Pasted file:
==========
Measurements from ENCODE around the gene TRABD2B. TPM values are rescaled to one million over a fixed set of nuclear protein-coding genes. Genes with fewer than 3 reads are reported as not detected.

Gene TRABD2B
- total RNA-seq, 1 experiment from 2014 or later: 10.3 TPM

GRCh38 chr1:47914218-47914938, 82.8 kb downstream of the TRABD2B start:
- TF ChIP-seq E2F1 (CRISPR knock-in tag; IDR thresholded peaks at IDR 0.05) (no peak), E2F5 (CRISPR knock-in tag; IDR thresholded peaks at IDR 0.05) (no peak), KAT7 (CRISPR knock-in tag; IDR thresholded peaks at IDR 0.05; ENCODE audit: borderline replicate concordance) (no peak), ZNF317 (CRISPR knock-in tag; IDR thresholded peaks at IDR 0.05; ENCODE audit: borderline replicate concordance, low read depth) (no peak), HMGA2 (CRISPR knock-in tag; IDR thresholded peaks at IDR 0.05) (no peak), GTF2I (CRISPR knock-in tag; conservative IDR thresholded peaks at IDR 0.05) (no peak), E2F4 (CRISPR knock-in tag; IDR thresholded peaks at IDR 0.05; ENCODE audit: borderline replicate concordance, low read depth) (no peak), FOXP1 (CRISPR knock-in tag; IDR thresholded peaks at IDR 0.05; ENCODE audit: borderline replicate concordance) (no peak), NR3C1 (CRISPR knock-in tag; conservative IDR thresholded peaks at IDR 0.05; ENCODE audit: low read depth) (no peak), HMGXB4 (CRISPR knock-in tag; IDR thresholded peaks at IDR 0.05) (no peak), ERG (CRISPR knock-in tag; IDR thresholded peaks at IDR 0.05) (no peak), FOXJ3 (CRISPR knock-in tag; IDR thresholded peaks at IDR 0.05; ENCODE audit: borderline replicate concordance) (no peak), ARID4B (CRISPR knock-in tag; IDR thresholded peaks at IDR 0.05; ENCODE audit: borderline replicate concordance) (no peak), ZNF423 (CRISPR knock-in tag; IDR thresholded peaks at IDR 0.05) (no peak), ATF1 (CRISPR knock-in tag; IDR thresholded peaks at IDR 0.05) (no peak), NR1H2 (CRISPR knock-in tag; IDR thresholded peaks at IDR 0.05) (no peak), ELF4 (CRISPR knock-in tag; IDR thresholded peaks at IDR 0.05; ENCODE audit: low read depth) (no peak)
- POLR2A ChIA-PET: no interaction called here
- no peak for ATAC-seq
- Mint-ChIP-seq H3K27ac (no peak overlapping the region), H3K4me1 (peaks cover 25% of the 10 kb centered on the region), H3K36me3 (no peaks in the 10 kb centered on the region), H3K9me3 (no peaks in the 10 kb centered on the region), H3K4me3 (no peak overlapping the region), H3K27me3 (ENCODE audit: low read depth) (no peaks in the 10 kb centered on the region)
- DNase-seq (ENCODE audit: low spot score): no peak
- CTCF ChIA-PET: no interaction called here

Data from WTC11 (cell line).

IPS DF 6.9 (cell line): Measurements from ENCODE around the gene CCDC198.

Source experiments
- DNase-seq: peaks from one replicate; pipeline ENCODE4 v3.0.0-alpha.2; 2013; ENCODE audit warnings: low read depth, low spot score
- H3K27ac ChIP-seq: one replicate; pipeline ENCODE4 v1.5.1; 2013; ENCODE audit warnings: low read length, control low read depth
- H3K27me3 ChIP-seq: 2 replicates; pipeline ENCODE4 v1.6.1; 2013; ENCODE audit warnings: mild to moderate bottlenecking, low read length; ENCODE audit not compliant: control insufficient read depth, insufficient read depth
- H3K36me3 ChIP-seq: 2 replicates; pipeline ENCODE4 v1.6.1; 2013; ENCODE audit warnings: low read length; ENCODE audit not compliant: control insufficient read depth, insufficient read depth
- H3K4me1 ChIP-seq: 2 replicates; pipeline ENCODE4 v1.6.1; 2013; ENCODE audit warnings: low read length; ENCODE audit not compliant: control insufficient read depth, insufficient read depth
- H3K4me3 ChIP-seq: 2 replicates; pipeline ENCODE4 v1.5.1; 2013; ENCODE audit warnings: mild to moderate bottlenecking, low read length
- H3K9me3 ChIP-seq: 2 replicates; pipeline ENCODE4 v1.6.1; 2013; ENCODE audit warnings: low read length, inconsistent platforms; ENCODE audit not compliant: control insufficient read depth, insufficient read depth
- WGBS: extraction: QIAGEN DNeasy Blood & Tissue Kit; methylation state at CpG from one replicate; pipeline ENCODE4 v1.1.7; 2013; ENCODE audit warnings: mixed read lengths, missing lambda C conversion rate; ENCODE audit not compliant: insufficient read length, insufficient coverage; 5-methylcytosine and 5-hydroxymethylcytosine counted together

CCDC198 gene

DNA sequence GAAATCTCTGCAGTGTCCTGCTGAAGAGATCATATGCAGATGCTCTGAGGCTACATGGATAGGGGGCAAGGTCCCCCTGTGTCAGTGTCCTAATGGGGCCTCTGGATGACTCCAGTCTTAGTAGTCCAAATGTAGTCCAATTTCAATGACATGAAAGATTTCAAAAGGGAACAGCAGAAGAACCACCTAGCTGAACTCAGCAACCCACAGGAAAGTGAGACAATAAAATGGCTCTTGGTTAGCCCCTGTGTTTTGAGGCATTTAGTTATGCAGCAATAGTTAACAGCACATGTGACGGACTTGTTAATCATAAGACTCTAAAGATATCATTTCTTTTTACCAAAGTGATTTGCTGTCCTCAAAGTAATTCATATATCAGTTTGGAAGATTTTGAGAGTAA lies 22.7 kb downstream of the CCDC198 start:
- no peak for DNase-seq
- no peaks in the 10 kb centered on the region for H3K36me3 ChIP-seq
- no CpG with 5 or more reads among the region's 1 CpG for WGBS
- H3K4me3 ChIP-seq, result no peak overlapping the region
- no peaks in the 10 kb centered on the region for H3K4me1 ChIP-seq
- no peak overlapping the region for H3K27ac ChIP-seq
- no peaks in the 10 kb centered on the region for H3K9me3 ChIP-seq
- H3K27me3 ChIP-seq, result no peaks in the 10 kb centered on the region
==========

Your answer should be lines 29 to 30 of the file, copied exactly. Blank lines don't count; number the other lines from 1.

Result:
- no peak overlapping the region for H3K27ac ChIP-seq
- no peaks in the 10 kb centered on the region for H3K9me3 ChIP-seq